Windsor braces for refugee tide
Scores of illegals are fleeing north from the United States; Mexico's ambassador warns thousands more could follow
PAUL WALDIE and ALAN FREEMAN AND TARA PERKINS
Jessica Rafuse, Special to the Globe and Mail
September 22, 2007
TORONTO, OTTAWA and WINDSOR — A sudden flood of Mexican refugee claimants pouring into Windsor has left local officials scrambling and raised fears about how many more may be on their way.
Mexico's ambassador to Canada echoed that concern yesterday, conjuring the spectre of hundreds of thousands heading north to escape rising anti-immigrant sentiment in the United States.
“If you think that in the U.S. there are perhaps eight million illegals, if you get just 5 per cent of the people who don't feel secure in the U.S. who want to come to Canada as refugees, that would be 400,000 people,” Emilio Goicoechea told The Globe and Mail.
The ambassador said he fears that if the influx turns into a flood, Ottawa will slap visa restrictions on all Mexican citizens visiting Canada.
“We're really concerned about it. We have a visa-free status we'd like to keep.”
In the last three weeks, 220 people, most of them Mexican, have shown up at Windsor's border crossings and applied for refugee status. Many had driven with their families from Florida, where they had been living illegally for years. Nearly all the claimants arrived with Canadian refugee application forms already completed, many containing the same wording. Several said they paid up to $400 (U.S.) to have the form completed by a Florida-based immigration agency.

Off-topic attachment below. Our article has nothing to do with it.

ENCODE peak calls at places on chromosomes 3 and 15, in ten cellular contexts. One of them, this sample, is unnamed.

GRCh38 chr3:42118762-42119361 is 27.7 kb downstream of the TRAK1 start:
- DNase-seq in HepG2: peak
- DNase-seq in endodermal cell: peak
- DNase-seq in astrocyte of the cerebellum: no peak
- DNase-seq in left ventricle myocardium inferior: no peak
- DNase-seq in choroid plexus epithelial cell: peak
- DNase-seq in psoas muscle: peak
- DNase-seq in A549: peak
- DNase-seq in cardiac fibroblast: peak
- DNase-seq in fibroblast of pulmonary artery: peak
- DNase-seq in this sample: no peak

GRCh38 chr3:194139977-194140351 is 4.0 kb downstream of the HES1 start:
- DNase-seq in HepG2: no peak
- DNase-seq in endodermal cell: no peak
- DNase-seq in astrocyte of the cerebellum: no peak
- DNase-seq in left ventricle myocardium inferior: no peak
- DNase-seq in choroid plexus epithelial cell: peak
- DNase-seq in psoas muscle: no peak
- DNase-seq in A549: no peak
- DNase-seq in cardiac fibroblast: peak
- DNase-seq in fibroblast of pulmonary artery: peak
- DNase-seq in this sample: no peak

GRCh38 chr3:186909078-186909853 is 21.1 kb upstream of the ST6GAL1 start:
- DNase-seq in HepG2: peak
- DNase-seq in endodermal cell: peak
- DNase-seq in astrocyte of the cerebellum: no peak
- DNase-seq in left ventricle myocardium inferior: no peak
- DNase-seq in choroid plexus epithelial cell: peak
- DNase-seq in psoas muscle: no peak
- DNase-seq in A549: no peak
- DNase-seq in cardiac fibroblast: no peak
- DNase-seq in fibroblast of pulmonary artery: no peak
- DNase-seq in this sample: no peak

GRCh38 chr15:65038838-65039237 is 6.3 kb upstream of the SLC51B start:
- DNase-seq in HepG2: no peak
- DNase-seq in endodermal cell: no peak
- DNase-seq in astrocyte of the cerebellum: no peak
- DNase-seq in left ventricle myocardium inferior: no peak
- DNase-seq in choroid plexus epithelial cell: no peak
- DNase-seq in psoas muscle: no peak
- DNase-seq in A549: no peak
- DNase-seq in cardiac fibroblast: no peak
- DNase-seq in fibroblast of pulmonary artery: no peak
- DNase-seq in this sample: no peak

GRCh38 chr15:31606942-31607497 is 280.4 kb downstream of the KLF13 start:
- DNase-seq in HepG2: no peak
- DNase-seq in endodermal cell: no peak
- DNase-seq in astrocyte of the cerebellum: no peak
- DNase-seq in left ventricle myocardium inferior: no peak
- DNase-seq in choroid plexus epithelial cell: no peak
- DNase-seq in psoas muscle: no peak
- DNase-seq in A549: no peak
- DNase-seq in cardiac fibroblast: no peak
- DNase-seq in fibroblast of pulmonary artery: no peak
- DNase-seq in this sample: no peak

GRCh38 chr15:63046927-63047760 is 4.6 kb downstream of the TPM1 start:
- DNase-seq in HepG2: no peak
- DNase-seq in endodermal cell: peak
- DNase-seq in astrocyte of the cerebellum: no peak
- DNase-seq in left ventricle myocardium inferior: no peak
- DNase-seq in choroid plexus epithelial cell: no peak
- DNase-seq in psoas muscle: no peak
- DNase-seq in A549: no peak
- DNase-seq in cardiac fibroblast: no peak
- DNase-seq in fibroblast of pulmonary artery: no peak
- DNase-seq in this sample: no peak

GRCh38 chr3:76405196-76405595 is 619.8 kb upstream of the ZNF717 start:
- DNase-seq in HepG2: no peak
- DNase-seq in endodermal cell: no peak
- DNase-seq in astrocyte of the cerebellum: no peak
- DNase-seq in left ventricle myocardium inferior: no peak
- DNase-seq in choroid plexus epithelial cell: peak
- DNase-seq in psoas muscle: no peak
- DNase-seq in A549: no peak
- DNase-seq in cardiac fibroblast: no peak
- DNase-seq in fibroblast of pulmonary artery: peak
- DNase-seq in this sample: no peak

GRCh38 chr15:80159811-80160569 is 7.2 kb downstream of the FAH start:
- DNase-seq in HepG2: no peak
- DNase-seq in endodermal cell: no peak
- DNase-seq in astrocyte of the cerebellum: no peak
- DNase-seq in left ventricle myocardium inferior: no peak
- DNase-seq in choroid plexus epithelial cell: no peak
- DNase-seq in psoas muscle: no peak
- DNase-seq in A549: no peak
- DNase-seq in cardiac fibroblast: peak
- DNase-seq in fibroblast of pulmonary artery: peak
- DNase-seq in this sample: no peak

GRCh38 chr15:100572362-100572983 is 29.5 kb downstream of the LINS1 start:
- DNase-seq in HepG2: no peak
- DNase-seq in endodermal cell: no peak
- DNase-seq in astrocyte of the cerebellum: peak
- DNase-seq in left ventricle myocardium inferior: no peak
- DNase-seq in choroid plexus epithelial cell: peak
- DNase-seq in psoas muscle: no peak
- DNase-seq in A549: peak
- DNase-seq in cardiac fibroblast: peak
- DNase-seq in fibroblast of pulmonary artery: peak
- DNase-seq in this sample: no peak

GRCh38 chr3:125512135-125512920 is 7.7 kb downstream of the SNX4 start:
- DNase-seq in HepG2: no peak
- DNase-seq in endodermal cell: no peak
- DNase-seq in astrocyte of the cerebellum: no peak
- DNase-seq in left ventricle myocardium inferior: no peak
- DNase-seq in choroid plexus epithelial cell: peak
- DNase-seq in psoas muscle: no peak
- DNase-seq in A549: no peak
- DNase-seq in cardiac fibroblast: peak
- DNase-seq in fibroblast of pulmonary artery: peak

“There's no way that we can cope with this,” Windsor Mayor Eddie Francis said yesterday after 20 more applicants arrived.
“I just don't have the infrastructure or the resources.”
The mayor wrote to Ottawa earlier this week pleading for financial help.
“When there is a possibility of adding thousands to the local social assistance system as a result of refugee claimants crossing the border into Windsor, we will become overwhelmed and our current resources will not suffice,” Mr. Francis wrote to Prime Minister Stephen Harper on Wednesday.
Mr. Francis said yesterday he is afraid that word has spread across the United States, where anti-immigrant sentiment is running high, that illegal immigrants should head to Canada, where they can get free health care and social assistance.
“The message we are trying to get out is that the promises that are being made are false promises.”
In Ottawa, a spokesman for Immigration Minister Diane Finley said the government is monitoring the situation closely. “We're taking the issue seriously,” he said.
A spokeswoman for the department noted that Canadian officials had met with refugee organizations in the United States that had been spreading the idea that there was automatic entry to Canada.
“There is no special program for these people,” Karen Shadd-Evelyn said. “Nobody is automatically accepted for refugee status or permanent residence.”
Last year, 3,419 Mexicans claimed refugee status in Canada, but their success rate was low: Only 13 per cent of claimants who had hearings in the first six months of this year were accepted as legitimate refugees, according to Canada's Immigration and Refugee Board.
The recent arrivals in Windsor have been put up at the YMCA, Salvation Army facilities and hotels across the city.
One young man, who said he was 18, came from Florida by bus a few weeks ago. He spent two years there, illegally working in construction, before heading to Canada with two of his brothers, one of whom came on the bus with him and one of whom followed later. He said he arrived at the border with his refugee forms filled out.
Major Wilfred Harbin of the Salvation Army said five more individuals and six families arrived at the centre last night. Single men are able to stay, while women and families are sent on to hotels.
“This has been unreal,” he said. Many of the migrants have already left for other parts of Ontario, although he's not sure where. “They seem to have gone their own way,” he said, estimating that at least 30 have done so.